Review by: Michael Stern

Snead’s lists so many good things on its menu that it is impossible to sample all of them in one visit. One must-eat is brownies, also known as burnt ends, which are the crusty, smoky chunks stripped from the ends and tips of the meat. Order a sandwich or a plateful. They aren’t as soft as the ordinary barbecue, but they fairly explode with the flavor of meat and smoke.

Regular pork barbecue, cooked in a kettle in a brick pit over hickory wood, is sweet and tender, sliced thin, without the punch of brownies but with aristocratic character. Beef brisket is shockingly fatless, and yet somehow supple and luscious, extra-good if you add some of Snead’s fine sauce. Then there are log sandwiches, named for their shape: tubular mixtures of finely ground barbecued beef, pork and ham, all minced together and wedged into a long bun (or, if you wish, a round roll). The result is a salty, powerful melange vaguely reminiscent of a Maid-Rite sandwich — not as potent as burnt ends, but in some long-term satisfying way, even more complex.

Did we mention hand-cut, freshly-made French fries? And four-star barbecued beans? And finely-chopped cole slaw, perfectly suited to salve a sauce-fatigued tongue?

Snead’s is a wood-paneled roadhouse with a magnificent giant oak tree in the parking lot and laminated tables inside. The dining room has windows that look out onto what is still countryside, far from the downtown core. It’s a bit of a drive out of town, but Snead’s is required eating for anyone who wants to savor Kansas City’s pit-cooked BBQ at its best.

What To Eat

Burnt End Plate


3 Meat Plate

Pork Plate


Snead’s Recipes


What do you think of Snead’s?

One Response to “Snead’s”

Doug Richards

August 18th, 2008

Having been raised in the Midwest I like to think I know a thing or two about barbecue, and I’m here to testify that Snead’s is a totally unique and glorious experience.

The dining room is exactly what you would hope for: a true “joint” with a surprisingly young waitstaff that looks like they all grew up together and really enjoy working with each other. Many of the Saturday night patrons were clearly in the friends-and-family category. The walls are paneled in Missouri pine (so the story is told on the back of the menu) and display an assortment of farm art. An interesting twist, one of many that makes Snead’s unique.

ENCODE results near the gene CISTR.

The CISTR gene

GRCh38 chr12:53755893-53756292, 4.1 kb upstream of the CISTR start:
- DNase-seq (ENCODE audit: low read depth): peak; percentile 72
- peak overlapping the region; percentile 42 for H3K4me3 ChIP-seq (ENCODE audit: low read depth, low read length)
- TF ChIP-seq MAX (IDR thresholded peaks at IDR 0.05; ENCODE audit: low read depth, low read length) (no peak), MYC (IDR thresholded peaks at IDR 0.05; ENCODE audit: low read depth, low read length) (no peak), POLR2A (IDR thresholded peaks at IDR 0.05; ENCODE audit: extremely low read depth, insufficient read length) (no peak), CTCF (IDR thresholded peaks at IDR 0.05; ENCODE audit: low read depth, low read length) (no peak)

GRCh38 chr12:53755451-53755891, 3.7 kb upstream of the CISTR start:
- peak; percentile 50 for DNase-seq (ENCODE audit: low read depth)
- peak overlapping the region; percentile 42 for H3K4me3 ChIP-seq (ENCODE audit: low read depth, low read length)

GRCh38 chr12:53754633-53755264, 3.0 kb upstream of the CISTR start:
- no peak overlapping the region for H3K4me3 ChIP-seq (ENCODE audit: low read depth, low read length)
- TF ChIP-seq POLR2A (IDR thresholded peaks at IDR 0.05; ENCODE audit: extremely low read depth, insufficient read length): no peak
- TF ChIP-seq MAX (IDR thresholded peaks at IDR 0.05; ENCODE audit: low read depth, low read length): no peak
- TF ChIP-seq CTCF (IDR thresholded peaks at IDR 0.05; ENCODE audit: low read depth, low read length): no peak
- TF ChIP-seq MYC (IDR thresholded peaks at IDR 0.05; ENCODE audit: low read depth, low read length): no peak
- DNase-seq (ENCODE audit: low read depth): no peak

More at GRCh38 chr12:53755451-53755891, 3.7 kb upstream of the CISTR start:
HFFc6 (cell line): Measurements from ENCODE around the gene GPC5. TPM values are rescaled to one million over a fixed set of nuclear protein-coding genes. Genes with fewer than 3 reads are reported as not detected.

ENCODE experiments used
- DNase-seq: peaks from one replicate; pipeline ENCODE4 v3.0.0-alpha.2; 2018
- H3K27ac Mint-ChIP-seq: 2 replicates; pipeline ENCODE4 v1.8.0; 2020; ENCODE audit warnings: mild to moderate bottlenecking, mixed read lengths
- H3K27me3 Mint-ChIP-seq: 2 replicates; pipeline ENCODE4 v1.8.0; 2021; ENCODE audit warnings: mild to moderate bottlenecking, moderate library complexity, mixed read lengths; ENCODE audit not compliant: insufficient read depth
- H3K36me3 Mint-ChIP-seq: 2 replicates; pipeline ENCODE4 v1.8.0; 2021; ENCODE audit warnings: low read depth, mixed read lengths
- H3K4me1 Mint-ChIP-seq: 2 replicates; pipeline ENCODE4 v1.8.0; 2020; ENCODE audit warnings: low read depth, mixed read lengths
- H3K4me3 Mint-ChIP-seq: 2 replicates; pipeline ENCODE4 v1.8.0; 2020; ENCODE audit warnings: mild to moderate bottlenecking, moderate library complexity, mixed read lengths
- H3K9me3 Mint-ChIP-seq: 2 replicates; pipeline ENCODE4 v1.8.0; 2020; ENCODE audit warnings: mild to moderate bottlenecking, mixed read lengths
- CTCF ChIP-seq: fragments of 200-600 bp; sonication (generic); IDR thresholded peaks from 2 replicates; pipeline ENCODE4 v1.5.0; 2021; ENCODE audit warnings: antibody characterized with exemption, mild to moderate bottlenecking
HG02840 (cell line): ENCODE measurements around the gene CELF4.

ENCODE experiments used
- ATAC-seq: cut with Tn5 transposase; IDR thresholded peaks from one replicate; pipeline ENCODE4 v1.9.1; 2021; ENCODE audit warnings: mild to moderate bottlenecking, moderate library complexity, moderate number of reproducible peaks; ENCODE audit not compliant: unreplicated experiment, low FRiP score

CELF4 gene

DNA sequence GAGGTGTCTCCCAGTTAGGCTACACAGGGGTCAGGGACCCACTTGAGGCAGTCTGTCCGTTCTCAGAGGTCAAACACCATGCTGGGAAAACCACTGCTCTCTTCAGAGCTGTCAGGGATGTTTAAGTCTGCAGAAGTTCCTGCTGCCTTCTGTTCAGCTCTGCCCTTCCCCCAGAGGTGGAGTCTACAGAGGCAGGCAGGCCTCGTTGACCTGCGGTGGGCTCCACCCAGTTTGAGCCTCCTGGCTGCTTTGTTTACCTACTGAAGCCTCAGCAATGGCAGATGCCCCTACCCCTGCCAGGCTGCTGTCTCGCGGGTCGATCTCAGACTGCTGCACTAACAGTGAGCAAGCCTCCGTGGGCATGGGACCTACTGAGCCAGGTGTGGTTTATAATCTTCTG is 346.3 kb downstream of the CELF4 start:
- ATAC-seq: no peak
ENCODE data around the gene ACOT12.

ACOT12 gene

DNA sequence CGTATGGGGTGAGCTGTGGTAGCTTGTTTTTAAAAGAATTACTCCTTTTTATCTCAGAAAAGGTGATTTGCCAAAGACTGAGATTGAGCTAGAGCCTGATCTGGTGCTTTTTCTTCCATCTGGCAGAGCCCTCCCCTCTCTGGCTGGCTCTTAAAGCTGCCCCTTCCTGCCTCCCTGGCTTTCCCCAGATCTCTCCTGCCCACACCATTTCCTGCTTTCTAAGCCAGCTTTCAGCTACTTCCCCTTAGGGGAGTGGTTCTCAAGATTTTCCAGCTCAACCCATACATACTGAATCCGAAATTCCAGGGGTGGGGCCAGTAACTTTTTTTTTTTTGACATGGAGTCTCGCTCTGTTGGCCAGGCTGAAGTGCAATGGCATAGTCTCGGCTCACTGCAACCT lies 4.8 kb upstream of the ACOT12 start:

The BBQ is “real country.” No meat sees any sauce and I suspect they use little in the way of a rub short of some salt and pepper. This is a true slow and low hickory BBQ that relies on the quality of the meat and smoke room flavor to make its mark. Sauce is served on the side (the hot is one of the best I’ve tasted) but it only needs to be used on the fries.

My wife and I split the four item combo for $14.95; the same plate at Jack Stack in Martin City, about five miles up the road, would run closer to $25. We chose ribs, brisket, turkey, and beef brownies (burnt ends). The pickles, toast, meats, and fries were piled so high that the plate was overflowing. The ribs were pink to the bone, a clear indication that they were slow smoked. The brisket and brownies were both fantastic but the surprising star of the show was the turkey. I typically get my smoked turkey from Fritz’s but Snead’s may give them a run for their money. The meat was moist, full of flavor, and sliced razor thin.

The pit beans were awesome and very original. They are almost a hybrid of a Carolina pit bean (lots of smoke) and a Kansas City bean (slow in a pot with lots of BBQ sauce). There is a surprising delicate balance between sweetness and smoke that makes the dish really stand out.

All in all I would recommend Snead’s to anyone looking for a one-of-a-kind family dining experience. They have a three beer limit (which left me thirsty) and if I could improve one thing it would be to have a real honky-tonk band playing in the back room, preferably behind a chicken wire fence (and of course someone would have to play a moonshine jug). Then I think you could say the experience would be perfect.


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